Tag Archives: sys.dm_os_buffer_descriptors

How much memory is used by each database in SQL Server?

A large percentage of the memory of SQL Server instance is consumed by buffer pool. You can find out the database which consuming more memory using below query.

SELECT
    CASE WHEN database_id = 32767 THEN 'Resource DB' ELSE DB_NAME (database_id) END AS 'DBName',
    COUNT (1) AS 'Page Count',
    (COUNT (1) * 8)/1024 AS 'Memory Used in MB' ,   
   CASE WHEN is_modified = 1 THEN 'Dirty Page' ELSE 'Clean Page' END AS 'Page State' 
FROM sys.dm_os_buffer_descriptors
   GROUP BY [database_id], [is_modified]
   ORDER BY   db_name(database_id)
GO
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DBCC DROPCLEANBUFFERS and CHECKPOINT

DBCC DROPCLEANBUFFERS: is very useful command while doing the performance tuning of the queries. We can use DBCC DROPCLEANBUFFERS to test queries with a cold buffer cache without shutting down and restarting the server.

Before we get into more detail, Let’s take a look sys.dm_os_buffer_descriptors DMV.

sys.dm_os_buffer_descriptors
Returns information about all the data pages which are currently in the SQL Server buffer pool, Output of the DMV will help us to determine the distribution of database pages in the buffer pool.

As you might know, when a data page is read from disk, it will first copy to buffer pool and cached for reuse. Each cached data page has one buffer descriptor.

Sys.dm_os_buffer_descriptors returns cached pages for all user and system databases.

You can use below query to check the buffer descriptor for the current database.

use SQLMonitor
select sysObj.name,* 
from sys.dm_os_buffer_descriptors bufferDescriptors
INNER JOIN sys.allocation_units AllocUnits ON bufferDescriptors.allocation_unit_id = AllocUnits.allocation_unit_id
INNER JOIN sys.partitions Partitions ON AllocUnits.container_id = Partitions.hobt_id
INNER JOIN sys.objects sysObj ON Partitions.object_id = sysObj.object_id
WHERE bufferDescriptors.database_id = DB_ID()
AND sysObj.is_ms_shipped = 0

From the above image, you can see that query has return 58293 rows, which means that number of pages. Now let’s execute the DBCC DROPCLEANBUFFERS:, it should clear all the pages.

Execute below command, and again execute the sys.dm_os_buffer_descriptors bufferDescriptors query.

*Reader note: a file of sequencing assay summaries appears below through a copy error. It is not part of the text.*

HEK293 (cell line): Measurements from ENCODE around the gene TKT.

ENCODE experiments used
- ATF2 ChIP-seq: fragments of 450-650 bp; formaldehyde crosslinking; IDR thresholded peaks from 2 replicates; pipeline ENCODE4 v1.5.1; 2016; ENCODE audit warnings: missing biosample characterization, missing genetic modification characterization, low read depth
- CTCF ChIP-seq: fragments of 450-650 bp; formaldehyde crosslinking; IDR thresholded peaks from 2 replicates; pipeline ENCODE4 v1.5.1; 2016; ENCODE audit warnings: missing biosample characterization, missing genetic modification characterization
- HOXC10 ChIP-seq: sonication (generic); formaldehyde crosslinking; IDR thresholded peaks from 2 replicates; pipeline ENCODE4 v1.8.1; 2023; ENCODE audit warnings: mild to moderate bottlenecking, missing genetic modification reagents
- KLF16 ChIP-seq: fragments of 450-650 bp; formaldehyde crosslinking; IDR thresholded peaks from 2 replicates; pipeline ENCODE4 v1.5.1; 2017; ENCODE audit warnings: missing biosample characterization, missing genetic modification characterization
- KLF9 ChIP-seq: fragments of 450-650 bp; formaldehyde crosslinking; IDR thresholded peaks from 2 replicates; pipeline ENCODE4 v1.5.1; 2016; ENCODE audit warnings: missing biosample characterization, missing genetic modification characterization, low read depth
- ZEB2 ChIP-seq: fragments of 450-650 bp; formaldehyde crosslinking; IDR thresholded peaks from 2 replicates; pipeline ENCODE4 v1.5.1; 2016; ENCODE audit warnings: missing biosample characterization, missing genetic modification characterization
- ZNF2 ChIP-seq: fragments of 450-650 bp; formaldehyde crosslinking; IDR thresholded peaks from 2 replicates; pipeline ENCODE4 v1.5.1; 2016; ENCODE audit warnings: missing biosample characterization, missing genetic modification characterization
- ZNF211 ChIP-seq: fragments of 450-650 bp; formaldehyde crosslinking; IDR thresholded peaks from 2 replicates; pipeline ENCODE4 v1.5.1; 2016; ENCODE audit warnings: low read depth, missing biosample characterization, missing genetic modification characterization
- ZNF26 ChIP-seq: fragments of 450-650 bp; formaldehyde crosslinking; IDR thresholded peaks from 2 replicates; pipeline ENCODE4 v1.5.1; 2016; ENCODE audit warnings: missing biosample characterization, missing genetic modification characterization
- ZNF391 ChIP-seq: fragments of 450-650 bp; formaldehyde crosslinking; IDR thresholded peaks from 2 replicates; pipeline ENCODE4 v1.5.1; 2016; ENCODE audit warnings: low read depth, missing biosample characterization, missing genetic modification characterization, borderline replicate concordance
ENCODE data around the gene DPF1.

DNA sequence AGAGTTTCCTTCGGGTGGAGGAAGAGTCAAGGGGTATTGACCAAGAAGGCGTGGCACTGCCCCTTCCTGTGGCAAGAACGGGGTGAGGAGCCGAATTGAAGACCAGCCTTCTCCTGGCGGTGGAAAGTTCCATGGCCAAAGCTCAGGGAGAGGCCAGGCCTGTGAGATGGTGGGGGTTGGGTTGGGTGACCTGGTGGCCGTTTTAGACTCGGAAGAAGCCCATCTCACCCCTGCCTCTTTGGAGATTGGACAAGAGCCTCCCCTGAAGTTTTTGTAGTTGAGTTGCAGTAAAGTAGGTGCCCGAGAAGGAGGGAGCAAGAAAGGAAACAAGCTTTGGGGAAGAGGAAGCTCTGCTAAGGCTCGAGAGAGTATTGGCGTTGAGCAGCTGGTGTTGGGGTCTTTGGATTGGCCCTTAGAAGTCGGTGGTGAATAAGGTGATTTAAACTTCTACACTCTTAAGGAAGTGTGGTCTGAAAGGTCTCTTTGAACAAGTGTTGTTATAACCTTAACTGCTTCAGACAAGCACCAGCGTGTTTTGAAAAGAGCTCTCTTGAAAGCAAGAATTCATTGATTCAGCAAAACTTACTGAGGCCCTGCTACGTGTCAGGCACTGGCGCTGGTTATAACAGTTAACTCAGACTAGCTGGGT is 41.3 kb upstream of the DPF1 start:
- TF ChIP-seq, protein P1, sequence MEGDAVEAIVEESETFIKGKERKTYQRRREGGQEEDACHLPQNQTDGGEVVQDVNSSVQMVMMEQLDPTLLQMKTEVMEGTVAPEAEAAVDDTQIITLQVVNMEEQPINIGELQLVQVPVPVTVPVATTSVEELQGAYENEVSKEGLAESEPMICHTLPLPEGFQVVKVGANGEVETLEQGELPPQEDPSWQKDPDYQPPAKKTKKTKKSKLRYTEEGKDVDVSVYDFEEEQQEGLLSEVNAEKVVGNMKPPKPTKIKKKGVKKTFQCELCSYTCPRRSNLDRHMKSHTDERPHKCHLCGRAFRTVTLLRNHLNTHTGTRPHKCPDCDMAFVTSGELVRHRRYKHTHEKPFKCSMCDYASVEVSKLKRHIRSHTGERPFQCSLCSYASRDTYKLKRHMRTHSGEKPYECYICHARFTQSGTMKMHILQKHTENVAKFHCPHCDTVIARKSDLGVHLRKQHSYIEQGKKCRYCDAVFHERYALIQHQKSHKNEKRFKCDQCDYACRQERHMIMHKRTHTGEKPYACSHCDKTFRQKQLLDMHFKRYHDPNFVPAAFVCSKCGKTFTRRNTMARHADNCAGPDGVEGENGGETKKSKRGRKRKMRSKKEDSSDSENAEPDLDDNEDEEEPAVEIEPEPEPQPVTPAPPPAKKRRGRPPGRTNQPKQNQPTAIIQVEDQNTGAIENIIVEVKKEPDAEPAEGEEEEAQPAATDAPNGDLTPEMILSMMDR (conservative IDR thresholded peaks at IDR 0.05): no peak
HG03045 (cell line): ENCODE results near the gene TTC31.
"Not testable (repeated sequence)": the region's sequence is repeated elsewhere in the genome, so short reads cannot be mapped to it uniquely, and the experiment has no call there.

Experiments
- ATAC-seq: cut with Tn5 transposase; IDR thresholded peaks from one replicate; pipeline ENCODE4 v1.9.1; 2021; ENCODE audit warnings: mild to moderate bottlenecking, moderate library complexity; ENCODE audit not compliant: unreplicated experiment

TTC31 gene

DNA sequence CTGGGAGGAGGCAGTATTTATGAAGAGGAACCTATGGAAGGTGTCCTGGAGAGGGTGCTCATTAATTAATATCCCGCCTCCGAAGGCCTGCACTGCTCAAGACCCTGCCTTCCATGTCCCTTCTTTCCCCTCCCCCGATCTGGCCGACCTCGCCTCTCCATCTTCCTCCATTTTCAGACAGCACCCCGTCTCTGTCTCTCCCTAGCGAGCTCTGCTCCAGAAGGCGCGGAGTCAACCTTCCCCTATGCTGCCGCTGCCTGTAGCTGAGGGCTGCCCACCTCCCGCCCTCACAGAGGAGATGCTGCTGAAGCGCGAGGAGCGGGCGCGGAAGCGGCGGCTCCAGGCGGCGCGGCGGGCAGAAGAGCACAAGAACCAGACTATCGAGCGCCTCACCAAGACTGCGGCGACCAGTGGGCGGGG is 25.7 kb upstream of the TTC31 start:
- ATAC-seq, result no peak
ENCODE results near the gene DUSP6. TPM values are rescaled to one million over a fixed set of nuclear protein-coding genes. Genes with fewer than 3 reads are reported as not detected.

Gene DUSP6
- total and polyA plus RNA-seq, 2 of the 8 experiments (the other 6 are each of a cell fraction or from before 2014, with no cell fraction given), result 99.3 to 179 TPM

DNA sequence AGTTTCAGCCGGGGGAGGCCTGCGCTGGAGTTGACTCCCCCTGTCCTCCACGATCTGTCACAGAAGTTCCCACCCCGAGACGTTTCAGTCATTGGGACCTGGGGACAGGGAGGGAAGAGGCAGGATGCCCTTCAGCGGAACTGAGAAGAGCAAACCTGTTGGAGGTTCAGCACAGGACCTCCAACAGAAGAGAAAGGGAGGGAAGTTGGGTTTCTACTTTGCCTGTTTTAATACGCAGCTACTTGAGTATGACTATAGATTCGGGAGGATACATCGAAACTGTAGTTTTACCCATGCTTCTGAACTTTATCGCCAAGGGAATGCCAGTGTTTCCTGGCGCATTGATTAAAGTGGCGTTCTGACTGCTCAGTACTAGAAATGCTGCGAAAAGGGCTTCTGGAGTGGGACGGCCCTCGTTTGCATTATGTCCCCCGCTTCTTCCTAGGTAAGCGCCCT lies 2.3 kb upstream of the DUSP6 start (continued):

DBCC DROPCLEANBUFFERS

use SQLMonitor
select sysObj.name,* 
from sys.dm_os_buffer_descriptors bufferDescriptors
INNER JOIN sys.allocation_units AllocUnits ON bufferDescriptors.allocation_unit_id = AllocUnits.allocation_unit_id
INNER JOIN sys.partitions Partitions ON AllocUnits.container_id = Partitions.hobt_id
INNER JOIN sys.objects sysObj ON Partitions.object_id = sysObj.object_id
WHERE bufferDescriptors.database_id = DB_ID()
AND sysObj.is_ms_shipped = 0

See the results of sys.dm_os_buffer_descriptors, still it has return 154 rows which means all the pages from buffer pool is not cleared.

The ideal method to clean the buffer pool is, you have to execute the CHECKPOINT command before executing the DBCC DROPCLEANBUFFERS command.

CHECKPOINT Writes all dirty pages for the current database to disk. Dirty pages are data pages that have been entered into the buffer cache and modified, but not yet written to disk. Checkpoints save time during a later recovery by creating a point at which all dirty pages are guaranteed to have been written to disk.

CheckPoint will help us to produce the cold buffer cache.

--Execute the checkpoint command
CHECKPOINT
--Execute DBCC
DBCC DROPCLEANBUFFERS
--Execute below query to check the buffer descriptors
use SQLMonitor
select sysObj.name,* 
from sys.dm_os_buffer_descriptors bufferDescriptors
INNER JOIN sys.allocation_units AllocUnits ON bufferDescriptors.allocation_unit_id = AllocUnits.allocation_unit_id
INNER JOIN sys.partitions Partitions ON AllocUnits.container_id = Partitions.hobt_id
INNER JOIN sys.objects sysObj ON Partitions.object_id = sysObj.object_id
WHERE bufferDescriptors.database_id = DB_ID()
AND sysObj.is_ms_shipped = 0

I hope above explanation has clear all your doubts regarding how to DROPCLEANBUFFERS, Keep Reading…